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Trivia / Mighty Morphin' Power Rangers: The Movie

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  • California Doubling: The series was filmed and set in California, while the movie was filmed in Queensland, New South Wales and the Northern Territory in Australia. The movie actually looks rather good for its budget, and some industry analysts have suggested it helped promote the use of Australia as a cheap filming location.
  • Channel Hop: Unlike the rest of the Power Rangers franchise, this movie along with Turbo: A Power Rangers Movie were not included in the sale of Saban Entertainment to Disney in 2001, and both remained with Fox even after Disney sold the franchise back to Haim Saban in 2010 (who in turn sold the franchise to Hasbro eight years later). In a twist of irony, both films ended up at Disney when it acquired Fox in March 2019, giving Disney pieces of Power Rangers history once more.
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  • Deleted Role: Richard Genelle (Ernie) was actually present for the entire two months of filming and was supposed to appear in his new place for the movie, called Ernie's Waterside Cafe. The Waterside Cafe was meant to substitute for the Angel Grove Gym and Juice Bar and is only seen in the film when all of the Ooze-possessed kids, as well as Bulk and Skull, are found and recruited by the new kid character Fred Kelman. The Rangers were originally meant to arrive there at the end of the rollerblading sequence. This scene was intended to introduce Fred, with Bulk and Skull also being present.
  • Deleted Scene: At conventions, the film's actors have commented on various scenes filmed that didn't make it into the movie, such as the Rangers doing some preliminary training between being given the ninja robes by Dulcea and traversing into the forest. In particular, Tommy's was apparently seen practicing some superhuman kicks similar to the corkscrew kick he used to finish off the last gargoyle.
    • The first sequence inside the Command Center included exposition about the "Order of Medelan" that originally imprisoned Ivan Ooze, and had Zordon giving the Rangers new "Opt-Scan" devices for their helmets, one of which Rocky later uses in the construction site.
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    • Upon arriving on the planet Phaedos, the Rangers were to follow Dulcea into her home inside a temple, where she would teach them the ways of Ninjetti. This was cut after her character's last-minute double-recasting.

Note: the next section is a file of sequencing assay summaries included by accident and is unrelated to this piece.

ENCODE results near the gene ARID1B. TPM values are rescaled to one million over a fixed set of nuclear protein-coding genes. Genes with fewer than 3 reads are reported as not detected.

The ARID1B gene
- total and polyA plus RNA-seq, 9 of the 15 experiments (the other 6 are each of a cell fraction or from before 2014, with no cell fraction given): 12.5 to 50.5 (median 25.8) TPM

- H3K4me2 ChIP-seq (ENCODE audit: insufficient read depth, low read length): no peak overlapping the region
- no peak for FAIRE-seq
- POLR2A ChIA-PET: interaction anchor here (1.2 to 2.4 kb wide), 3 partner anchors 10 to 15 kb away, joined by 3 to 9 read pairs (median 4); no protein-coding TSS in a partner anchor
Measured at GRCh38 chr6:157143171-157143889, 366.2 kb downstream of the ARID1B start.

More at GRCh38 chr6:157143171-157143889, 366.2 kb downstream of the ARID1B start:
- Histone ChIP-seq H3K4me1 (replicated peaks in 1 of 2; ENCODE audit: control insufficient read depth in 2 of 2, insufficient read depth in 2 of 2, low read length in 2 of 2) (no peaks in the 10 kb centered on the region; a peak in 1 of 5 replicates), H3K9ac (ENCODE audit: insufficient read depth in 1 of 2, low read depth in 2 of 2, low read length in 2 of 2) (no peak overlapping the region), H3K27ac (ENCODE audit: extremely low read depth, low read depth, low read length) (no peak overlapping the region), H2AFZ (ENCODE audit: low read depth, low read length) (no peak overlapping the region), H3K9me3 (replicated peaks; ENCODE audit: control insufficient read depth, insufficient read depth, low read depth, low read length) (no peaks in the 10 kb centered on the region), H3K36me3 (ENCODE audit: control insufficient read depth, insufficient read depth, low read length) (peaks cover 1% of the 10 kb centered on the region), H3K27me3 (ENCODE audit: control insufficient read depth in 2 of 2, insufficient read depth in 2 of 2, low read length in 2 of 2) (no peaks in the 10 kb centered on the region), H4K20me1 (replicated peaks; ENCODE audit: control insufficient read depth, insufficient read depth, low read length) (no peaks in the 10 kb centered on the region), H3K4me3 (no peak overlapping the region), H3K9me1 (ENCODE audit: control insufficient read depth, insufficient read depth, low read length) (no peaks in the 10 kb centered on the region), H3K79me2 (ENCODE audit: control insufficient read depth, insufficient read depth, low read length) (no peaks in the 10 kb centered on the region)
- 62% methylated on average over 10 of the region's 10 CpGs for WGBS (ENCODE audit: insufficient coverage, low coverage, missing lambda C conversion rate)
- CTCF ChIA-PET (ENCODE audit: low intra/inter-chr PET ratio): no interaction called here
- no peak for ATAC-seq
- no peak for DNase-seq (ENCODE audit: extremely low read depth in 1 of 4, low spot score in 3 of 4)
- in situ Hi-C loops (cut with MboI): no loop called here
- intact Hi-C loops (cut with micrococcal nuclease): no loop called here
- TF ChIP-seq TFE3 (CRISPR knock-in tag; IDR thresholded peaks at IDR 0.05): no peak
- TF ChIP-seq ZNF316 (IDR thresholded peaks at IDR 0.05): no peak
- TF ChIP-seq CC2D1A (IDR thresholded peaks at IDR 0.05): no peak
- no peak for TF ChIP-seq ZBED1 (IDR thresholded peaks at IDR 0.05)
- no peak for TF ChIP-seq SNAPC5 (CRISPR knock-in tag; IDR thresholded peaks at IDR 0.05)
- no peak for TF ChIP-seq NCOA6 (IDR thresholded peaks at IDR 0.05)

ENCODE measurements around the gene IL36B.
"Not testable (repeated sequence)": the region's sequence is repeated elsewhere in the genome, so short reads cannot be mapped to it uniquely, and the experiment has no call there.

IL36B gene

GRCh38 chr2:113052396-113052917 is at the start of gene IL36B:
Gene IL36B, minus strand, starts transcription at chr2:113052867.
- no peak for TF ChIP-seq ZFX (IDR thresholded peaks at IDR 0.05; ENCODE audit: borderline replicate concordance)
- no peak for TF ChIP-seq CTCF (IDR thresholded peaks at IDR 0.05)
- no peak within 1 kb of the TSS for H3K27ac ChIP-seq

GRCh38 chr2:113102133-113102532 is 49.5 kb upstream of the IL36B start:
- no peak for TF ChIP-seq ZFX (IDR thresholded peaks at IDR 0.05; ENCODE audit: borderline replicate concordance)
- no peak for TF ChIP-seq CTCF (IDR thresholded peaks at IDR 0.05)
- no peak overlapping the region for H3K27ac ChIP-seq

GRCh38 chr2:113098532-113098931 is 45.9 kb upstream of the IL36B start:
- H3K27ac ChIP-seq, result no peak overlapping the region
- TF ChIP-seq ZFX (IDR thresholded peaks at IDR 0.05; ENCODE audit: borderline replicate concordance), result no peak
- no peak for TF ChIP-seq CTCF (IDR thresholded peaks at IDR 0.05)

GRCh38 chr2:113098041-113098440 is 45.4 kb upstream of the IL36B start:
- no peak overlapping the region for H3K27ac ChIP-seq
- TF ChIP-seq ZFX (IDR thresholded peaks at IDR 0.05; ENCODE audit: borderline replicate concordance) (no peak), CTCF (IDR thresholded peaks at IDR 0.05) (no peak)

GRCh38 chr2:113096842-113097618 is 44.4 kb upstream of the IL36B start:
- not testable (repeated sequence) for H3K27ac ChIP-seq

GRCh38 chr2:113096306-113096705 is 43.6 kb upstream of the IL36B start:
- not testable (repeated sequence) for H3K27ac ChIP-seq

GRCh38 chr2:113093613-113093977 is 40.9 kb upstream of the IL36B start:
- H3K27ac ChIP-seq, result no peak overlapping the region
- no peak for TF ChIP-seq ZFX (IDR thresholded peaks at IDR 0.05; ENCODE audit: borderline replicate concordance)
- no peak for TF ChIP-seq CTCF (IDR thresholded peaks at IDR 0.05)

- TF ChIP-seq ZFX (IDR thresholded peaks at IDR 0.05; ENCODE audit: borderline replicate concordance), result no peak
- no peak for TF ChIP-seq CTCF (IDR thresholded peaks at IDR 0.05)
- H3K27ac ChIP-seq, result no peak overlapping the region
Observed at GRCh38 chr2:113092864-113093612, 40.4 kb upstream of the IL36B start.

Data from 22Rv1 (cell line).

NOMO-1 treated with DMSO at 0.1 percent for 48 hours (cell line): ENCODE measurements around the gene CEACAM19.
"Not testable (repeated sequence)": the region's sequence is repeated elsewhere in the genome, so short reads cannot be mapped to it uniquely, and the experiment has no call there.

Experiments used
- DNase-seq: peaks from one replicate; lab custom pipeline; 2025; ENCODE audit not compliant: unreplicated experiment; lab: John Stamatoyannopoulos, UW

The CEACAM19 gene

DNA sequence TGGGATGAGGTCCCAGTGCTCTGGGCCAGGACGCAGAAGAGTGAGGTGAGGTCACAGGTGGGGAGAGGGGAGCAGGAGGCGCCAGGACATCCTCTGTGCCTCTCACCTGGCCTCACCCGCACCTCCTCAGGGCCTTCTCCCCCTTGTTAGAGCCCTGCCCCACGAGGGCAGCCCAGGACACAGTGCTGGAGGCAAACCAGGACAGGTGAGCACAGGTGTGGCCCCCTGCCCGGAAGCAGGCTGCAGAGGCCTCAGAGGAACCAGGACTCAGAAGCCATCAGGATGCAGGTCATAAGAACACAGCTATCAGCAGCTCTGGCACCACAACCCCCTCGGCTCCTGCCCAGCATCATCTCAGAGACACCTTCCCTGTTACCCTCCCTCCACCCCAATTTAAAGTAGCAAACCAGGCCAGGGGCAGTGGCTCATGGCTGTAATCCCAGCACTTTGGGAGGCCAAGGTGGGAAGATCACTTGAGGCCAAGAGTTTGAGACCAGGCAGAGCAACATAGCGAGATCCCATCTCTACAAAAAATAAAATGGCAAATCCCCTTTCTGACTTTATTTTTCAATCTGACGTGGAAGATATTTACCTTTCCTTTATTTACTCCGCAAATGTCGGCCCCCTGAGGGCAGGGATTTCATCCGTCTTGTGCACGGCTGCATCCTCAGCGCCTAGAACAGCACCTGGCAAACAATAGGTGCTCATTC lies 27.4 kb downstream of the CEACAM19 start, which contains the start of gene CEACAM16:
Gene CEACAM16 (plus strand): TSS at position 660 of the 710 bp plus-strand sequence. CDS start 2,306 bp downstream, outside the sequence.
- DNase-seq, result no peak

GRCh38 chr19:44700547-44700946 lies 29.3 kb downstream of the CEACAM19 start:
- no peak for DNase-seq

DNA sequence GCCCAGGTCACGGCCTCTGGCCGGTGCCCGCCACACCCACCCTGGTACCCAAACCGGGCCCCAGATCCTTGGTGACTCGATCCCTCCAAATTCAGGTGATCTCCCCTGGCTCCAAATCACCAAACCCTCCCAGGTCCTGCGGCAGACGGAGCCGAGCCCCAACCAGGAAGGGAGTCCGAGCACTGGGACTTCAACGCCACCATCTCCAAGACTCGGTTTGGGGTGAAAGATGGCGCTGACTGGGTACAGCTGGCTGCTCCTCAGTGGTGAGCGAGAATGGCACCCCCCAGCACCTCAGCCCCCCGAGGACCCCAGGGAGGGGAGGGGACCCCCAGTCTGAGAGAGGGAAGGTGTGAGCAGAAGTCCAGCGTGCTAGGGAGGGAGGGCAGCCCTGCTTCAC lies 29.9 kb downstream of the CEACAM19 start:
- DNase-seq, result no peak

• A scene of the Rangers resting inside Dulcea's compound, replete with colour-coordinated beds, where she would give exposition on her backstory and her connections to Ooze and Zordon was cut.
    • A number of scenes set in Angel Grove, showing Ivan's gradual takeover and brainwashing of both the adult and child population through his alter-ego as the Wizard. Many of these scenes also featured Bulk and Skull, who were reluctantly recruited by Ooze to work in the chemical plant.
    • Extended scenes of Ooze's robots rampaging through the streets.
    • A longer sequence of the kids wrecking the Waterside Cafe at Ooze's insistence.
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    • The extended climax was heavily trimmed due to a mix of time and budgetary issues:
      • Fred originally sprayed the kids at the Cafe with a firehouse to break them out of their brainwashing, explaining how he knows to use it against the adults. This was changed to him simply whistling and getting their attention.
      • Fred had a longer speech pleading the kids to fight back against Ooze, but it was cut due to Spicer being unsatisfied with the actor's performance.
      • Ooze was meant to stand atop the tower and shoot lightning from his hands, creating an army of monsters below. This scene was shot but cut after Spicer was unsatisfied with the depth of the image, due to the backdrop being smaller than anticipated.
      • An extended fight between Goldar and Ooze atop the tower.
  • No Stunt Double: Johnny Yong Bosch did all his own ninja suit stunts because his stunt actor had broken his leg during training. Jason David Frank also did many of his own stunts.
  • Prop Recycling:
    • The first fight scene in the construction site involved the Rangers fighting mutant, humanoid rats. However, it was universally agreed upon that the rats looked absolutely horrible, and they were replaced with the Ooze Men. The rats later showed up in the TV series, in Season 2's "Return of the Green Ranger."